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By: TheWolf, Shane Garvey
Mar 05 2019 1:00pm
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The first Mythic Championship is in the books, and this standard format is beginning to shake out. Thankfully, the format continues to be fun and diverse, with a wide range of decks being able to be competitive. Let's take a look at some of them.

We'll begin with the winner of the Mythic Championship, Autumn Burchett, and their mono blue tempo deck. This deck has been doing the rounds for a while now, but Autumn and several other people played refined versions of it at the tournament. Here's Autumn's deck:



Up until the Mythic Championship, many mono-blue decks ran four copies of Mist-Cloaked Herald. Autumn decided to drop that number to one, making room for cards like Entrancing Melody and Essence Capture. This obviously worked out well for them, as Autumn piloted the deck expertly to a first place finish in the event. 

Eugeni Sanchez also played well with their version of this deck, which is a little different to Autumn's. Eugeni ended up with a 10-0 record in Standard with their deck, which you can see below:


As you can see, Eugeni added an additional Island over Autumn, as well as an extra copy of Mist-Cloaked Herald, leaving out a couple of spells. The sideboard is also much more tightly focused. 

Both of these decks take practice to play well, but it is a rewarding deck to play and one of my favourites in Standard right now.

In the finals of the Mythic Championship, Autumn faced Yoshihiko Ikawa, who was piloting Esper Control. It performed quite well over that weekend and, like Mono Blue Tempo, it also put up a 10-0 record in Standard. It was not Ikawa that did this, though, but Michael Hamilton. The decks were pretty similar; take a look:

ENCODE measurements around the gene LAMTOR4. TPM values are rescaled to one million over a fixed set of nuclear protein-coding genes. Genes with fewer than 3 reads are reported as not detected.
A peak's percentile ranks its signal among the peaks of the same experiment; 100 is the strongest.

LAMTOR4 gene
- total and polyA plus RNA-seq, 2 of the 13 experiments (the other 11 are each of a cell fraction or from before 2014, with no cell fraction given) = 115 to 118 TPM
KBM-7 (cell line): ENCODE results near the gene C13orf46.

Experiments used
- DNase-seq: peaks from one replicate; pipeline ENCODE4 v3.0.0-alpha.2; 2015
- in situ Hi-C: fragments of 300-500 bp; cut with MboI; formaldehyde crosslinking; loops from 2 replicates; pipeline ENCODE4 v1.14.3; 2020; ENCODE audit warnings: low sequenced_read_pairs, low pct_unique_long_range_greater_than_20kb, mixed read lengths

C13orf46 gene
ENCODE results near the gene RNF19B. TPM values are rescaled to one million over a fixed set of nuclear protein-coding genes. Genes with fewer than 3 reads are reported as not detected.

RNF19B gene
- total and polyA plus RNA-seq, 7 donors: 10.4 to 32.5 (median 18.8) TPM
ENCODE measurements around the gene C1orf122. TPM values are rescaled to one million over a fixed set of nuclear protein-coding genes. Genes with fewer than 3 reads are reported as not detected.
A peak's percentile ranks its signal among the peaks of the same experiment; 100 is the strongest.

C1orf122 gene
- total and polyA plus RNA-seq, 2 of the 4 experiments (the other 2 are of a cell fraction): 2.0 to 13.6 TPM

Both decks are very similar, with Michael's list adding in Precognitive Perception and Ixalan's Binding over The Eldest Reborn. The game plan is the same, though: frustrate your opponent long enough to make them cry and wonder why they ever took up the game!

Of course, the most popular deck in Standard right now has to be Sultai Midrange, with MTGGoldfish showing that it makes up 15% of the metagame at time of writing. Interestingly, no one who made the top 8 of the Mythic Championship was on the deck, though Noah Ma did get a 10-0 record with this version of it:


This is a pretty stock version of the deck, though this version took out the Ravenous Chupacbra for more copies of Hostage Taker, which personally I feel is the correct move. Having played with this deck a bunch, if you are going to splash blue, you may as well add Hostage Taker, as it nets you more value than the Chupacabra overall. 

Speaking of blue, the Mythic Championship proved that blue is probably the best colour right now, with seven of the top 8 decks including blue, and all four decks that went undefeated in Standard containing blue. We've seen three of these undefeated decks above, so let's take a look at the last one:


The scourge of best of one Arena until they banned Nexus of Fate, Yuya piloted this deck to a perfect record. At least this version includes a win condition in Hydroid Krasis, unlike what was happening on Arena. Still, it's a very annoying deck to play against.

Still on the blue theme - and a deck that I expect we will start to see a lot of (and indeed, I already am on Arena) - is the deck Luis Scott-Vargas took to a tenth Mythic Championship/Pro Tour top 8:


This is not a new deck; this deck was around during Guilds of Ravnica Standard, before the Izzet Drakes decks took over as being more popular. Luis decided that if Arclight Phoenix is good enough for Modern it's good enough for Standard, and almost took the deck all the way.

Finally, let's take a look at the lone non-blue deck to make the top 8. This deck is still very popular on Arena, and you will face it a lot. What's interesting about this version of the deck is the sideboard:


Wizards of the Coast kept referring to the deck as "Gruul Aggro", despite the fact that the main deck is a pure mono red deck. The interesting tech that Alex added to the deck was the green in the sideboard for Collision / Colossus and Cindervines, allowing this deck to deal with problems it normally struggles with. Whether this is the future of mono red remains to be seen, but it is certainly worth thinking about.